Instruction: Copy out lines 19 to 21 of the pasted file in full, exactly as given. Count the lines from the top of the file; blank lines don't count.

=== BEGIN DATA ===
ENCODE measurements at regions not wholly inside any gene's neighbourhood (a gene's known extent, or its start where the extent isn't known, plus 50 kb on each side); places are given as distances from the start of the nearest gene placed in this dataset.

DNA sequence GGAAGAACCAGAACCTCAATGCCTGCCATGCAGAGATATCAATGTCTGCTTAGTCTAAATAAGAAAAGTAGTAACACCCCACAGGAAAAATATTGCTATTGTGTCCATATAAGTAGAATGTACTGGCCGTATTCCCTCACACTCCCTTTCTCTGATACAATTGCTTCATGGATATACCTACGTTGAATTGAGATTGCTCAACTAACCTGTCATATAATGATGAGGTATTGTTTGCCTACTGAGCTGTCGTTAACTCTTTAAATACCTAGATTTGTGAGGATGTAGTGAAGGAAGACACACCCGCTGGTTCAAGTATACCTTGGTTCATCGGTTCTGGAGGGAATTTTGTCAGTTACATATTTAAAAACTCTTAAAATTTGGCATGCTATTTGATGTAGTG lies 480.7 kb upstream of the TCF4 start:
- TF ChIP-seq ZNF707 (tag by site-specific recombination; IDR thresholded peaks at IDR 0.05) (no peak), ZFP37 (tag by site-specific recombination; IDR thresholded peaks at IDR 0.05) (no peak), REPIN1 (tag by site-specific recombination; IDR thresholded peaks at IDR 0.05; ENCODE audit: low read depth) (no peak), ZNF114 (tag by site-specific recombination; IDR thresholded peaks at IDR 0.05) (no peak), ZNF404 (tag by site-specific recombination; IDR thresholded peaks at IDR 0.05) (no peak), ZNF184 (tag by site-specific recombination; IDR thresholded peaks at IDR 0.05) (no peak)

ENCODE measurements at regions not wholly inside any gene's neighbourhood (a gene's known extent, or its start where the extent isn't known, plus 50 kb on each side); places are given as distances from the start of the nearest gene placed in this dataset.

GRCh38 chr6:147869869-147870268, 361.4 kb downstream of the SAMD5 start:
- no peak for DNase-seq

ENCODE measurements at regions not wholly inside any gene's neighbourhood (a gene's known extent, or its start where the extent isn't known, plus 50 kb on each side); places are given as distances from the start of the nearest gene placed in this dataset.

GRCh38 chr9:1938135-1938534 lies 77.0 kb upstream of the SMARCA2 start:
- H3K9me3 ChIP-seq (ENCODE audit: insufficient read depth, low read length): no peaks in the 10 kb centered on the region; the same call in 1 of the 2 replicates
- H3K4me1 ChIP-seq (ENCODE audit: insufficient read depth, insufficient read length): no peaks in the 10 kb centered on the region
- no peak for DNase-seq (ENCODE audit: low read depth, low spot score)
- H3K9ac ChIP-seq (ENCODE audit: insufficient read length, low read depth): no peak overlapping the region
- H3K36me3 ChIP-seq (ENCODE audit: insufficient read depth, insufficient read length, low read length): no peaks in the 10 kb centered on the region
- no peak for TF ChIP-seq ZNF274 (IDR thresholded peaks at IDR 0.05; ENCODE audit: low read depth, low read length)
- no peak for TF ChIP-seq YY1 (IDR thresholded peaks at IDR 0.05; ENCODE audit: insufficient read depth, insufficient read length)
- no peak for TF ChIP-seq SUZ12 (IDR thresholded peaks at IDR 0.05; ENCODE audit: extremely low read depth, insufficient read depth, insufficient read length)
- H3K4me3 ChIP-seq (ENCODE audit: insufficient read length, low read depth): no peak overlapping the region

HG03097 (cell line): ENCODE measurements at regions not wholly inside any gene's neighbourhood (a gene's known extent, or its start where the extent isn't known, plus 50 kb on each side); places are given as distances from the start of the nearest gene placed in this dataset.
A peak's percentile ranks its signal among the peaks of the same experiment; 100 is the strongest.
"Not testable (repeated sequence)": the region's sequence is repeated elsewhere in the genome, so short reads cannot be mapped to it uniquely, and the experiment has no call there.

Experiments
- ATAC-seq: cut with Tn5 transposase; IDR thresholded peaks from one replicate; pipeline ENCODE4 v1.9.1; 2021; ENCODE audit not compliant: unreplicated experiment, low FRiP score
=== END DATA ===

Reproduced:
A peak's percentile ranks its signal among the peaks of the same experiment; 100 is the strongest.
"Not testable (repeated sequence)": the region's sequence is repeated elsewhere in the genome, so short reads cannot be mapped to it uniquely, and the experiment has no call there.

Experiments